Fossil fuel and utility companies

Some of the dirtiest and most controversial oil and gas companies and utilities are leaders and members of New Yorkers for Affordable Energy:

  • Enbridge, a member of New Yorkers for Affordable Energy’s steering committee, is one of the biggest oil and gas companies in North America. Enbridge claims to “move about 30% of the crude oil produced in North America” and “transport nearly 20% of the natural gas consumed in the U.S.” while operating “North America’s third-largest natural gas utility by consumer count.” Most recently, Enbirdge has faced massive scrutiny and intense resistance from Indigenous and climate groups for its proposed 1,097-mile Line 3 pipeline, which will deliver Tar Sands crude oil from Alberta, Canada to Superior, Wisconsin. As we’ve documented, Enbridge has funded “frackademia” studies and astroturf efforts to advance its dirty oil pipelines.
  • Danskammer Energy is proposing a fracked-gas power plant in New York State owned by the Trump-tied Tiger Infrastructure Partners, a private equity firm. The Danskammer plant was halted by New York State in late 2021 (Danskammer is appealing this decision).
  • Dominion Energy is a massive, monopolistic, scandaltied utility corporation headquartered in Virginia. Dominion was the top stakeholder in the now-halted Atlantic Coast Pipeline, which if finished would have plowed huge amounts of fracked-gas hundreds of miles across West Virginia, Virginia and North Carolina.
  • Millennium Pipeline, a member of New Yorkers for Affordable Energy’s steering committee, owns a controversial New York State fracked-gas pipeline servicing the even more controversial CPV Valley Energy Center. Both Millenium and CPV plowed big money into Andrew Cuomo-tied lobbying firms as they sought to get their projects approved. Millennium is also a major greenwasher, having served as a “corporate partner” of the New York League of Conservation Voters Education Fund even as it built out and operates new fossil fuel infrastructure. Several Millennium Pipeline lobbyists and lawyers have also served on NYLCV boards. (To give a sense of the interconnected fossil fuel power bloc behind New Yorkers for Affordable Energy, the group’s Executive Director, Michelle Hook, is also Millenium’s Director of Communications as well as Danskammer’s Vice President of Public Affairs. Hook formerly worked in Andrew Cuomo’s executive chamber and is also a Capital Region Board Member of the New York League of Conservation Voters).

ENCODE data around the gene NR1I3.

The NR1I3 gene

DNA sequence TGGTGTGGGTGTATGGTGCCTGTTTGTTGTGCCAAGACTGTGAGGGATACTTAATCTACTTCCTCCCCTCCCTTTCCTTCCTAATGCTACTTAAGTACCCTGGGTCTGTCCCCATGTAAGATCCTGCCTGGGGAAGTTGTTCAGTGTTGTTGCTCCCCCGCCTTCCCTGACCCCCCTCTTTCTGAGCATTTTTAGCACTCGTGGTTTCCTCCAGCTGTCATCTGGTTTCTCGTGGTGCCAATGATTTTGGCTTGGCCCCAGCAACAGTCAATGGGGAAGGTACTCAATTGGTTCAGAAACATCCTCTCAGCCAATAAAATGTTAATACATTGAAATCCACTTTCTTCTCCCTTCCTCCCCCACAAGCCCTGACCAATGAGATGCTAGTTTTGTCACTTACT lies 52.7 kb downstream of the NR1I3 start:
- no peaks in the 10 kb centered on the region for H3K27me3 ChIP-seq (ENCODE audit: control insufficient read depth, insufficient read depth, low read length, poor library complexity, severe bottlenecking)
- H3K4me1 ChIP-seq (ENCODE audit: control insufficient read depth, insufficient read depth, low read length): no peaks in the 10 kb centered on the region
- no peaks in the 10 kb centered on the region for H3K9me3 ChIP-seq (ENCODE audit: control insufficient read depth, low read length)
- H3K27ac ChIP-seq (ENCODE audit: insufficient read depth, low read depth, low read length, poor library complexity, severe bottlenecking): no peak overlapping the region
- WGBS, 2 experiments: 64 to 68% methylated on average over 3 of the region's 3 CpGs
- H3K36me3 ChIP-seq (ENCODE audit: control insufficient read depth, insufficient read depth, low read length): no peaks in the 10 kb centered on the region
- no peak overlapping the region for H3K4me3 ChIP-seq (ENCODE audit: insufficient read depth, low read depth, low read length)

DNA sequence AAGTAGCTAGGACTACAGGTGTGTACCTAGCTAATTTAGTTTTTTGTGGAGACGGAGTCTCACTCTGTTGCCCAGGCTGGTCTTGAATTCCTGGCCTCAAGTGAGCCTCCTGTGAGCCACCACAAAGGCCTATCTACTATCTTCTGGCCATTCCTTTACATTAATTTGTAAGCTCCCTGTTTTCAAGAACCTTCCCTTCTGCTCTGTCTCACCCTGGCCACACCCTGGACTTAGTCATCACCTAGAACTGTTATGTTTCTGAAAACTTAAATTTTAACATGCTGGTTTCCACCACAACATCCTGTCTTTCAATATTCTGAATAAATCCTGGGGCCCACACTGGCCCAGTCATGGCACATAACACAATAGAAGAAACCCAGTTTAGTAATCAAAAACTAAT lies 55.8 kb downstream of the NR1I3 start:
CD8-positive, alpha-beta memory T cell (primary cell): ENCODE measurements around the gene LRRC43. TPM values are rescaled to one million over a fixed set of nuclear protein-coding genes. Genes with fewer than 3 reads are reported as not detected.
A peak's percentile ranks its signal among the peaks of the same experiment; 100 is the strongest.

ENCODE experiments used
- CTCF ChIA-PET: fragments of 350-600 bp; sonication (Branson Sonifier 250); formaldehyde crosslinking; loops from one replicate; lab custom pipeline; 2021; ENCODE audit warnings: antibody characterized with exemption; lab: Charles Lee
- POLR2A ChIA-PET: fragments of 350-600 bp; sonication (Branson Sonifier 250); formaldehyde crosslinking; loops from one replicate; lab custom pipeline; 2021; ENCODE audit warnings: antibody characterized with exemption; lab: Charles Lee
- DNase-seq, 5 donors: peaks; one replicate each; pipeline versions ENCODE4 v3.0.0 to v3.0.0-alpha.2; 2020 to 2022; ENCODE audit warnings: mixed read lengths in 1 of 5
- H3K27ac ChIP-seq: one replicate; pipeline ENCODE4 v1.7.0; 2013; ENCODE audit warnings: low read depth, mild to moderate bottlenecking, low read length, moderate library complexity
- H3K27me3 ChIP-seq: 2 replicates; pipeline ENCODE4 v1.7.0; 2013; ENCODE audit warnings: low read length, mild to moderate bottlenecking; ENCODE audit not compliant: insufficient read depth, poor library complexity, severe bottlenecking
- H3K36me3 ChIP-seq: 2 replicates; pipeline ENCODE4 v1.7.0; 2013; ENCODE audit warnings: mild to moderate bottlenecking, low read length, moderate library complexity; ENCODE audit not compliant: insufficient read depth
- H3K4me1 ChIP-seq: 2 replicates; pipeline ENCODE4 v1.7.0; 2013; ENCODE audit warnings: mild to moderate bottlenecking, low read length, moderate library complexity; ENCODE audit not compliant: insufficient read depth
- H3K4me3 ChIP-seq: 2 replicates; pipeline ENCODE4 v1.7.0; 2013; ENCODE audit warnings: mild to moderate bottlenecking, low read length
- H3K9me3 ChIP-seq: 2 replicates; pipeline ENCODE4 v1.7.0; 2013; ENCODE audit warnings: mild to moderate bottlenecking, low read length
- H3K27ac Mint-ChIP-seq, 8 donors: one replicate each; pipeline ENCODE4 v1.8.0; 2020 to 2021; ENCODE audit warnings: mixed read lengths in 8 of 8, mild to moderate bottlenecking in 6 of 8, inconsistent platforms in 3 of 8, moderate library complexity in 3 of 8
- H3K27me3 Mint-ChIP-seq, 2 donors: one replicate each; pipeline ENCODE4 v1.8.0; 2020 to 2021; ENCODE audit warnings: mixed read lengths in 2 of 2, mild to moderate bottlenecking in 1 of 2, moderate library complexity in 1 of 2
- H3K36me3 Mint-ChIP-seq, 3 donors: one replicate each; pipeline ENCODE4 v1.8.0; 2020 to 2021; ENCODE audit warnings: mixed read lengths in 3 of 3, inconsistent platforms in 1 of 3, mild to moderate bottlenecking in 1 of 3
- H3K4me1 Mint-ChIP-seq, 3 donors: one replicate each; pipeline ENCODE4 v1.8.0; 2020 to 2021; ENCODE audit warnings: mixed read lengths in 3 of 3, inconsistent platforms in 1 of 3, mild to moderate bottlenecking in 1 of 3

• National Grid, a member of New Yorkers for Affordable Energy’s steering committee, is a British gas and electric utility company serving parts of New York City as well as large areas in upstate New York, including Buffalo, the state’s second-largest city. National Grid is currently engaged in a fight to build a pipeline through north Brooklyn against community opposition to expand the company’s fracked gas infrastructure in Greenpoint. The company is also planned to be the customer of Williams Companies’ controversial planned Northeast Supply Enhancement pipeline.